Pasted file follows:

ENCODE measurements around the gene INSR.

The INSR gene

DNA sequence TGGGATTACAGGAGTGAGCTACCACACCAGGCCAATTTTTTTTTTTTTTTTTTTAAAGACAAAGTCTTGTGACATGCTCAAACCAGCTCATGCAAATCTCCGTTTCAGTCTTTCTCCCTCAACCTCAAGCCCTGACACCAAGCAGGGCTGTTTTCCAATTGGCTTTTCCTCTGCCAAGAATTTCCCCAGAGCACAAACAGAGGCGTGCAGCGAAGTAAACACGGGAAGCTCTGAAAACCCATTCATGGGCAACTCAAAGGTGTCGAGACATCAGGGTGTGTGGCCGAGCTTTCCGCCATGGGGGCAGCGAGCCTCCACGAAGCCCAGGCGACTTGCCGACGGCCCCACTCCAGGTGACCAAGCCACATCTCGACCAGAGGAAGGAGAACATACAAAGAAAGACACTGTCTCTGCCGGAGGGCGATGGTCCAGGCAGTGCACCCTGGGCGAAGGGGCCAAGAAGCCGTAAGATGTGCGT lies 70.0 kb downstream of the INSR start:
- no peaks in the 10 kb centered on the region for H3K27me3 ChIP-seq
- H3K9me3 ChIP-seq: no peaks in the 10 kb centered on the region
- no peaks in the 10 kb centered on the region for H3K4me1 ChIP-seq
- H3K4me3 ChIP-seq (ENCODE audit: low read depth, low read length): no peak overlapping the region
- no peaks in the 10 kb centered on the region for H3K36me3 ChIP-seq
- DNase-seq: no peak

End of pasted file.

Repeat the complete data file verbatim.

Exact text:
ENCODE measurements around the gene INSR.

The INSR gene

DNA sequence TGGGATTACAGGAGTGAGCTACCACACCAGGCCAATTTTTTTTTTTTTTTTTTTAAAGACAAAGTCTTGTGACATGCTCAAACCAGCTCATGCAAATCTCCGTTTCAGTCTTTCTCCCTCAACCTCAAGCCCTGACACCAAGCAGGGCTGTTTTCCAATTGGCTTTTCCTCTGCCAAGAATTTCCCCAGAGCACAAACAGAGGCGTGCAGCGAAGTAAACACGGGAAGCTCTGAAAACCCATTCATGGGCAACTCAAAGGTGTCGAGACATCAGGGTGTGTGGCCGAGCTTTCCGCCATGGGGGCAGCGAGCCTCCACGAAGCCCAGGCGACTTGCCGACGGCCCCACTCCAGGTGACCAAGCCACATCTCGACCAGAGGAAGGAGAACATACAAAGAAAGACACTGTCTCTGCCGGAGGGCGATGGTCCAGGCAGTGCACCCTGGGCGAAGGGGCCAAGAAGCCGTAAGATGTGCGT lies 70.0 kb downstream of the INSR start:
- no peaks in the 10 kb centered on the region for H3K27me3 ChIP-seq
- H3K9me3 ChIP-seq: no peaks in the 10 kb centered on the region
- no peaks in the 10 kb centered on the region for H3K4me1 ChIP-seq
- H3K4me3 ChIP-seq (ENCODE audit: low read depth, low read length): no peak overlapping the region
- no peaks in the 10 kb centered on the region for H3K36me3 ChIP-seq
- DNase-seq: no peak